The Atlanta City Council’s Community Development and Human Services (CD/HS) Committee adjourned its Tuesday meeting without addressing a controversial proposal to donate $500,000 from the city’s new affordable housing trust fund to a nonprofit that fights food insecurity.
That was the second time the panel of council members opted not to move the legislation forward, amid criticism from experts and activists who said the affordable housing trust—a new purse that, since July 1, pulls money from the city’s general fund each year to build and preserve affordable housing units—shouldn’t be used for anything but housing.
The legislation, proposed by City Councilmembers Liliana Bakhtiari, Matt Westmoreland, Jason Dozier, and Jason Winston, first surfaced during the city council’s Aug. 15 meeting, but the CD/HS Committee tabled it on Aug. 23.
“We felt there was a need for clarification on this,” said Dozier, the CD/HS committee chair, at that time, adding that it was the city’s finance department that had elected to allocate $500,000 from the housing trust to Wholesome Wave Georgia, which provides fresh produce to people who rely on SNAP benefits.
Dozier said at the Aug. 23 meeting that Atlanta’s chief financial officer, Mohamed Balla, told him the finance department determined helping people access fresh, nutritious food was a vital component in preventing displacement, a primary goal of the trust fund.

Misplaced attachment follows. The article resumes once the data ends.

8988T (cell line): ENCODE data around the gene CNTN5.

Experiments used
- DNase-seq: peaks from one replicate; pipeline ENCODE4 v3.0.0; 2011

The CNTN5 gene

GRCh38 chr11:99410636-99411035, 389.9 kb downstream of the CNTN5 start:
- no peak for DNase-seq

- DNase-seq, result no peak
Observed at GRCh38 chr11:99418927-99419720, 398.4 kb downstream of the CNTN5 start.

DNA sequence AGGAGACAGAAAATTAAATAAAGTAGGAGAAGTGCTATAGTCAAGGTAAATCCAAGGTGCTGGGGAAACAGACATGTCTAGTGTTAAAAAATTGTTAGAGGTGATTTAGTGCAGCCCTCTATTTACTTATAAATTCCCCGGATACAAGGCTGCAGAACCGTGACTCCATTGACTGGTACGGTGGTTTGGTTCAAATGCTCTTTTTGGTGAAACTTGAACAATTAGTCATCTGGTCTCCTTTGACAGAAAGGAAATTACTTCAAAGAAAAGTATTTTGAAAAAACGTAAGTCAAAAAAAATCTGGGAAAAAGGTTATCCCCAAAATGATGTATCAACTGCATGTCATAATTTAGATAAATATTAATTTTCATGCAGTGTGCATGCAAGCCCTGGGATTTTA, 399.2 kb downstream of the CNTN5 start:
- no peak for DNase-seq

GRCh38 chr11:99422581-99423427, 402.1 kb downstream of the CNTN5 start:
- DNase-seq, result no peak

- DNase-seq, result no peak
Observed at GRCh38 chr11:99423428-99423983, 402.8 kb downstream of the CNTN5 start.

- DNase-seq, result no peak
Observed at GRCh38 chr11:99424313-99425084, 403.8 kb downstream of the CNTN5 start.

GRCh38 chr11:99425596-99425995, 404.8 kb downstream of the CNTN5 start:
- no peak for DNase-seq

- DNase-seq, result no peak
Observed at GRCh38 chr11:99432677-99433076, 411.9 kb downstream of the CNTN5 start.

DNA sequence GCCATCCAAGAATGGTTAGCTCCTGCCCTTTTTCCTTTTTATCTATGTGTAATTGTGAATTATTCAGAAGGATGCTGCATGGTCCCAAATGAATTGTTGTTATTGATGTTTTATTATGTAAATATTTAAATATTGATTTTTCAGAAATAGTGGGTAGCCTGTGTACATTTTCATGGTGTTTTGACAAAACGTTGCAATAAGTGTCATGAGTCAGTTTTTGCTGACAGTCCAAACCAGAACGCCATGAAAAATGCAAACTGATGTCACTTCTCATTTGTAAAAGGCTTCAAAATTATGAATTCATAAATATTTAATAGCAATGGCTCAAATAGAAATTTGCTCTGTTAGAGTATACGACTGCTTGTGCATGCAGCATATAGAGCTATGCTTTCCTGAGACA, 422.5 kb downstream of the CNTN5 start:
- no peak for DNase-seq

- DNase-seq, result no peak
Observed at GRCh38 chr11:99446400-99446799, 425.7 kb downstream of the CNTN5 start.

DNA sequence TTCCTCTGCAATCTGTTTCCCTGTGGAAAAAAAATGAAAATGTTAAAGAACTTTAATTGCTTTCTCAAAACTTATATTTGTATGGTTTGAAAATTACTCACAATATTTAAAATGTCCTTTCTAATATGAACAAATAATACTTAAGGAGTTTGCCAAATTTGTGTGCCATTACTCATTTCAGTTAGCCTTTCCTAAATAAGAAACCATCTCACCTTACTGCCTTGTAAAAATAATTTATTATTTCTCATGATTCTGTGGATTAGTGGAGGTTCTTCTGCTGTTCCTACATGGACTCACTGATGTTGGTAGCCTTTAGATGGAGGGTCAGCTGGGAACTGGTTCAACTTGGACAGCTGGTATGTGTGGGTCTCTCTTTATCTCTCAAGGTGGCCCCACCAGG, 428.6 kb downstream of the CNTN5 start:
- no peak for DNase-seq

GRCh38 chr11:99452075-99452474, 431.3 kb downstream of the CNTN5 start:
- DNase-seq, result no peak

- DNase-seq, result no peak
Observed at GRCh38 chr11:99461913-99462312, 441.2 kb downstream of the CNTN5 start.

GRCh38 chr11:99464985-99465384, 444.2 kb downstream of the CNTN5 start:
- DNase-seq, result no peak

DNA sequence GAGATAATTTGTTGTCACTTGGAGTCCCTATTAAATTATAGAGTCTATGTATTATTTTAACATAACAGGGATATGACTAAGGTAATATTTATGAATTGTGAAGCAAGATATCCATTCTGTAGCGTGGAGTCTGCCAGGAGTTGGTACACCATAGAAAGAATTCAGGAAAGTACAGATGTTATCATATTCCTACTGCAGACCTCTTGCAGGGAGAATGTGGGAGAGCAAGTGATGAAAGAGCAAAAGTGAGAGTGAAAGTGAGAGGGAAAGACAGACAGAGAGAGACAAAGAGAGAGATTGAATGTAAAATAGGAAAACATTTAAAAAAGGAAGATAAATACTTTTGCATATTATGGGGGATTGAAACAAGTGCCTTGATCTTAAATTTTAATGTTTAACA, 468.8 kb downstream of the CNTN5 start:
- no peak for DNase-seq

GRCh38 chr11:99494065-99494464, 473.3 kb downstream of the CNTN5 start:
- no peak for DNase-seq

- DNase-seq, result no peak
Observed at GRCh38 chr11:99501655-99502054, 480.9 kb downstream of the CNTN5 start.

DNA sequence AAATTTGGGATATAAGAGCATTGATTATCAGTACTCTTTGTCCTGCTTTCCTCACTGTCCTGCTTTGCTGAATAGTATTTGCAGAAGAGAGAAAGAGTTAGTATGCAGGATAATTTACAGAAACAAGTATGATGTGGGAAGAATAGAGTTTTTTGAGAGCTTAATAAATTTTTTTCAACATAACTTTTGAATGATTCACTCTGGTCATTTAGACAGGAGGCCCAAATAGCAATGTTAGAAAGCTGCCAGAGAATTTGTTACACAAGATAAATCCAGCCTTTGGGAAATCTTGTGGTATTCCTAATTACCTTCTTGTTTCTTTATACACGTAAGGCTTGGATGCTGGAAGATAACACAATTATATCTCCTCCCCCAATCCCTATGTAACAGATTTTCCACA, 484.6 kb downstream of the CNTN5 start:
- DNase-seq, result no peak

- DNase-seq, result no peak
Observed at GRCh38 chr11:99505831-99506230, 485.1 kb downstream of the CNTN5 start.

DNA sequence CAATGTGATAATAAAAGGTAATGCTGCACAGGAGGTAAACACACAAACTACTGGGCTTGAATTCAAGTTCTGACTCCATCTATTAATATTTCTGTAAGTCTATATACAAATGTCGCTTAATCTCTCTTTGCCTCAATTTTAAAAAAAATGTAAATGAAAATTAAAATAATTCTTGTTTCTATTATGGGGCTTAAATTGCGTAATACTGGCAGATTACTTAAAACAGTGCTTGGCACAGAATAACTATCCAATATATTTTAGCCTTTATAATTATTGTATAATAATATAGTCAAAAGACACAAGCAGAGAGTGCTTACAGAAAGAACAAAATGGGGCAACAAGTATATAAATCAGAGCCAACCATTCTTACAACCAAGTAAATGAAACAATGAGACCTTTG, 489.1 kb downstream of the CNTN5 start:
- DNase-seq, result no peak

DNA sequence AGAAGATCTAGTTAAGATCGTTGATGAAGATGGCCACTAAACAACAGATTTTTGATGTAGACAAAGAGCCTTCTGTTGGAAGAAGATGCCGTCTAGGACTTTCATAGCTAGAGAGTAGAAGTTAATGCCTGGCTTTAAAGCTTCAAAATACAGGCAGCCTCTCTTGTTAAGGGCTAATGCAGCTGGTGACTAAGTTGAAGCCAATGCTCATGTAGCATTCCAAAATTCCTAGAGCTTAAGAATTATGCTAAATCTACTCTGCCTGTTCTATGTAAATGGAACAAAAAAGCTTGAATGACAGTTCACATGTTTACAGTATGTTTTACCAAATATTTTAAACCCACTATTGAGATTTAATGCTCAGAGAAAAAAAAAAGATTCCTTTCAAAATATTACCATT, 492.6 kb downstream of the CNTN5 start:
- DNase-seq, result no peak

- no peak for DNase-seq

Relatedly, a 2014 report published in the Journal of Applied Research on Children concluded that low-income households with children are more likely to stay housed if they have access to food because of SNAP benefits.
Asked for comment after the Tuesday meeting, Dozier deferred to Bakhtiari, who has not responded to repeated phone and email requests for comment. Nor have officials from the city’s finance department, whom Atlanta Civic Circle has been trying to reach since Aug. 19.
Bakhtiari told Atlanta Civic Circle last month that they’d asked the finance department to find another city funding source for Wholesome Wave Georgia. The status of that effort is unclear.
The delay means the food nonprofit is still waiting for city funding that could further its mission. Its executive director, Will Sellers declined to comment on the politics ensnaring the funding legislation.
But housing advocates say they don’t want the legislation rushed to ratification if it would divert resources from affordability initiatives.
Housing Justice League, Atlanta Habitat for Humanity, the Center for Community Progress, and other housing-focused nonprofits and activist groups called the proposal “wholly inappropriate” in a letter to council members last month.
“We collectively wanted to express our belief in the importance of the city safeguarding the affordable housing trust fund and only using it for the purposes for which it was originally intended: the production and preservation of affordable housing within the city of Atlanta,” the letter said.